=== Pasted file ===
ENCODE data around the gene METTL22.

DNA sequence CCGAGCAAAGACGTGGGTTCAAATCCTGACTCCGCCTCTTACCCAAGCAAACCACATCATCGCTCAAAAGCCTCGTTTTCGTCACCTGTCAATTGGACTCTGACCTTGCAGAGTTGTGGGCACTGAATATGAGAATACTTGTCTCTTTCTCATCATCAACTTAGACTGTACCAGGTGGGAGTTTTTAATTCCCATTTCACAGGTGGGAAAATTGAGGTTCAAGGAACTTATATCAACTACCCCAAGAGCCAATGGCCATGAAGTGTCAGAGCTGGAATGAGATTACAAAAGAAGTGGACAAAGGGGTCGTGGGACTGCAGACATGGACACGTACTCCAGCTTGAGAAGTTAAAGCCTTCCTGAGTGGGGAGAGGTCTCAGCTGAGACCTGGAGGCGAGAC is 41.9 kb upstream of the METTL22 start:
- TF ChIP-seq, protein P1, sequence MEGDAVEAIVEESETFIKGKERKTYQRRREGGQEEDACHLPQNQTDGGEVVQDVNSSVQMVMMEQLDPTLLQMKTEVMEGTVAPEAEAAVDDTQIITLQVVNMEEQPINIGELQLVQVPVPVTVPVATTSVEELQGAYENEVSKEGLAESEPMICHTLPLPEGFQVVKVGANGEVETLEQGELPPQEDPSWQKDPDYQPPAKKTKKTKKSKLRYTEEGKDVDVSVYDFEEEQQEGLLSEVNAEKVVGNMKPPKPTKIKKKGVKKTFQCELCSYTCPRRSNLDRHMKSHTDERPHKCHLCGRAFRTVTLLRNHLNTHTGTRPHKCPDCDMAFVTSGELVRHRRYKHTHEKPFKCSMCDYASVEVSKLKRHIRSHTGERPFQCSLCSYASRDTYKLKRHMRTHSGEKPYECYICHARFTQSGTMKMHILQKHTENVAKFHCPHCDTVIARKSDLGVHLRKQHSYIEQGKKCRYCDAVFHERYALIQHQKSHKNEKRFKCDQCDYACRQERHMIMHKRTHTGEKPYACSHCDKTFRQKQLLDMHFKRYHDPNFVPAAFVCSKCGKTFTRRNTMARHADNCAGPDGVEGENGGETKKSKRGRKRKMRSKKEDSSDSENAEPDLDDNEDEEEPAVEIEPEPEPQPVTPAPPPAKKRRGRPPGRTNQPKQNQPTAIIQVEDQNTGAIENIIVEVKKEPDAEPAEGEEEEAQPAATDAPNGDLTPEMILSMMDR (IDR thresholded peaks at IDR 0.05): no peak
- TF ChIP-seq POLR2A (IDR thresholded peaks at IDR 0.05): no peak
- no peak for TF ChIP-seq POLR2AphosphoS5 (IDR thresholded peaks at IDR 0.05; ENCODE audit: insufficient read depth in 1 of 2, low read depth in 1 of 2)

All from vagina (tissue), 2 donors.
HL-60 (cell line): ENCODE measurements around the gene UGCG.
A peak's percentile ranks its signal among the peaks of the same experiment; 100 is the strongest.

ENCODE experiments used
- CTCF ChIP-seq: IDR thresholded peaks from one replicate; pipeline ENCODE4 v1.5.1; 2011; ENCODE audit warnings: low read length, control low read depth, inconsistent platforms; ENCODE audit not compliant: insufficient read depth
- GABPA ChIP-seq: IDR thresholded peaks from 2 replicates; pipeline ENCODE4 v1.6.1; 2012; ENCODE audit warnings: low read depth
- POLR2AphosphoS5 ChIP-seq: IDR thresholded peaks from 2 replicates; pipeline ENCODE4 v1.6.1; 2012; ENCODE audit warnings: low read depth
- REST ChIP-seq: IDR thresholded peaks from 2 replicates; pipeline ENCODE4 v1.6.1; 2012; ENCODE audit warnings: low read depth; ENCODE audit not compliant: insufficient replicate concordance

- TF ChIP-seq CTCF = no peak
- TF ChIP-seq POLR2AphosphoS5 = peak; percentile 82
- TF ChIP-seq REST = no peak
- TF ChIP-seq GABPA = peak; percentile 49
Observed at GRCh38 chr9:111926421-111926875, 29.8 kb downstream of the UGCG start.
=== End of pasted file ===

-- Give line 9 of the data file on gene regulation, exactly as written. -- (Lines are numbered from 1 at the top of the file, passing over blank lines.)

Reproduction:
ENCODE experiments used